Sunday, February 22, 2009

Why don't people get parody and satire?

Parody mocks an original piece of work by using humorous, satiric or ironic imitation. Satire itself is much broader.
Some examples: Swift's A Modest Proposal, some of Mark Twain's stuff, etc.
The Daily Show with John Stewart, The Colbert Report, The Simpsons, and the Onion can also sometimes be examples (although sometimes those productions are just plain silly).
Sometimes, satire or parody will show up on newspapers or blog. Every time that happens, readers, not understanding that what they're reading is satire, will post angry (or sometimes, sadly, complimentary) comments. It's clear from their comments that they just didn't get that it was satire.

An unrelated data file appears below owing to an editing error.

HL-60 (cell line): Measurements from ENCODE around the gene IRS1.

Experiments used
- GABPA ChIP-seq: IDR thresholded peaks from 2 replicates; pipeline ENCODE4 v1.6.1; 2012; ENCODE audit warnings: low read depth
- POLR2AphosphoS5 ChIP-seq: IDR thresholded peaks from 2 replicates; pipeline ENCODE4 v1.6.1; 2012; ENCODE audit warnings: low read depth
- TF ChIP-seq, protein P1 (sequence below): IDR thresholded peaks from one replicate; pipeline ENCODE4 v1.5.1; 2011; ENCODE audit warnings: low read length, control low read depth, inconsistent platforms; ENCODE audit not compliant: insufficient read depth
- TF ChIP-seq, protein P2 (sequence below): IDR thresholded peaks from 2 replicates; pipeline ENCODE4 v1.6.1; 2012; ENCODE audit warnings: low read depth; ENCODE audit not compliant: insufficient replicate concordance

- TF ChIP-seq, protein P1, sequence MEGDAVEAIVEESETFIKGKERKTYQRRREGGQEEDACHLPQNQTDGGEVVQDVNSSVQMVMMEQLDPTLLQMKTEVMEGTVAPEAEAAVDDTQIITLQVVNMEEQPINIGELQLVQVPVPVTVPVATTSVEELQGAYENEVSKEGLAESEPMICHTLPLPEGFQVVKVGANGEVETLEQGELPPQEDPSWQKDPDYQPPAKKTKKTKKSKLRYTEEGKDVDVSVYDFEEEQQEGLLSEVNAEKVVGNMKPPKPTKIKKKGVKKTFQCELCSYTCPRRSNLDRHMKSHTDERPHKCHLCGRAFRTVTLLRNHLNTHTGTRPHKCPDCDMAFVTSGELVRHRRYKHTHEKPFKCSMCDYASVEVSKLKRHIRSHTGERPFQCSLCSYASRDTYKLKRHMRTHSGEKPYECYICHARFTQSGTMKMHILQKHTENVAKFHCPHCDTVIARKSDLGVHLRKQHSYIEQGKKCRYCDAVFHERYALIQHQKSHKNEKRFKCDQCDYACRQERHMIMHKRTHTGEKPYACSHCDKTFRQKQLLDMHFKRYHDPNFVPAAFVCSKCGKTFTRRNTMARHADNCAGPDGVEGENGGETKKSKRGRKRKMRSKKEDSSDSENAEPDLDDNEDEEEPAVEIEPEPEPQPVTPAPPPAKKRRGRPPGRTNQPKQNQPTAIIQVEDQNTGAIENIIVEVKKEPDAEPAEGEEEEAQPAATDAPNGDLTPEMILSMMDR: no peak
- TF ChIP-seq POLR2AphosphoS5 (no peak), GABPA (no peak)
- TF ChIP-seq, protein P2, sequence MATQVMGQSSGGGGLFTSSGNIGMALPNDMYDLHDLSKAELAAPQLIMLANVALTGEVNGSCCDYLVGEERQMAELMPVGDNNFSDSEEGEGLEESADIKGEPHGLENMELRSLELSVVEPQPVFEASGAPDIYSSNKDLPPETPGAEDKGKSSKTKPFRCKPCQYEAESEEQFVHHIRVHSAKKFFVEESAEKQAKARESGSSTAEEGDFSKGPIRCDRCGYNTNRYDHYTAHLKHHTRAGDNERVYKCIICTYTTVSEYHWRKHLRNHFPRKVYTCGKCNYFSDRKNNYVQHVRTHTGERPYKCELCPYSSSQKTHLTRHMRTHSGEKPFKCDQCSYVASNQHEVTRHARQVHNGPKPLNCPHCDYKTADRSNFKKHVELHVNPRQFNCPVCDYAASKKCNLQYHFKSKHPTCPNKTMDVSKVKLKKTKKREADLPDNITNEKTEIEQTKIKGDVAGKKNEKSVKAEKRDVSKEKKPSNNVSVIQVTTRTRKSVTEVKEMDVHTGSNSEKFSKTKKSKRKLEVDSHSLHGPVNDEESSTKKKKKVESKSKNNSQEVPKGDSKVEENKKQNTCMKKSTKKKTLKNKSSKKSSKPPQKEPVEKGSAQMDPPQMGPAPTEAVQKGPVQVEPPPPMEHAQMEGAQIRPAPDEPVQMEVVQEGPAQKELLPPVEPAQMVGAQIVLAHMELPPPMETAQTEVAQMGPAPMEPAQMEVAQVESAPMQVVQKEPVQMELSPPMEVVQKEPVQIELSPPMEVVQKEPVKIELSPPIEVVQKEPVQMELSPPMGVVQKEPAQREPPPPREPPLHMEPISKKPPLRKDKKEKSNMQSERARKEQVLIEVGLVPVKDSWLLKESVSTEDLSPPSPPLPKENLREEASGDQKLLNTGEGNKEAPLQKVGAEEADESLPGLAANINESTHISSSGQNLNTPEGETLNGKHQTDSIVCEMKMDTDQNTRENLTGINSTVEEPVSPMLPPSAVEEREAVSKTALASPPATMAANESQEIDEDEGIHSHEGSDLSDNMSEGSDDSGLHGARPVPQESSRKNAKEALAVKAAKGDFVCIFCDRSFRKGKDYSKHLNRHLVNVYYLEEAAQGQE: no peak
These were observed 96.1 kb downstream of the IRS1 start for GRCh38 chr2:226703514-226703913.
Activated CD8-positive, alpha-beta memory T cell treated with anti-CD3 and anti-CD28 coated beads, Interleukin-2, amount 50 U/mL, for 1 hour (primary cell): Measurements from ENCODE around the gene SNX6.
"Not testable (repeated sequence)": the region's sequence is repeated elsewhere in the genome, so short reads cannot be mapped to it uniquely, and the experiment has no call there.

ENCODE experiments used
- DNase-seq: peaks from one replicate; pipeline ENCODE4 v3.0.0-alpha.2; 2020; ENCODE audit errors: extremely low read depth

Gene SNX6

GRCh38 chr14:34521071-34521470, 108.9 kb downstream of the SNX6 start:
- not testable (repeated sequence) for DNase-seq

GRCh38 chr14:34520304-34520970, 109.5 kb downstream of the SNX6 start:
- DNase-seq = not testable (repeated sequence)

Why is satire so often misunderstood? Has it always been misunderstood? Did the people in Swift's time really think he advocated eating children?
In any case, it's a powerful way of showing the ridiculousness of certain positions in a powerful way...but only if the reader/viewer understands that it's satire.

1 comment:

Mommy Bee said...

I think it's because we are not exposed to clever humor in our culture as much as we used to be. Or rather that we're so hounded by the cheap 'humor' (potty humor, crass sexual stuff, etc) that we've turned off our brains and forgotten how to understand real wit.

I think a lot of people are confused by satire from time to time--just depending how it's written or the content area--and frankly I think some satire can be taken at face value and still be worthwhile.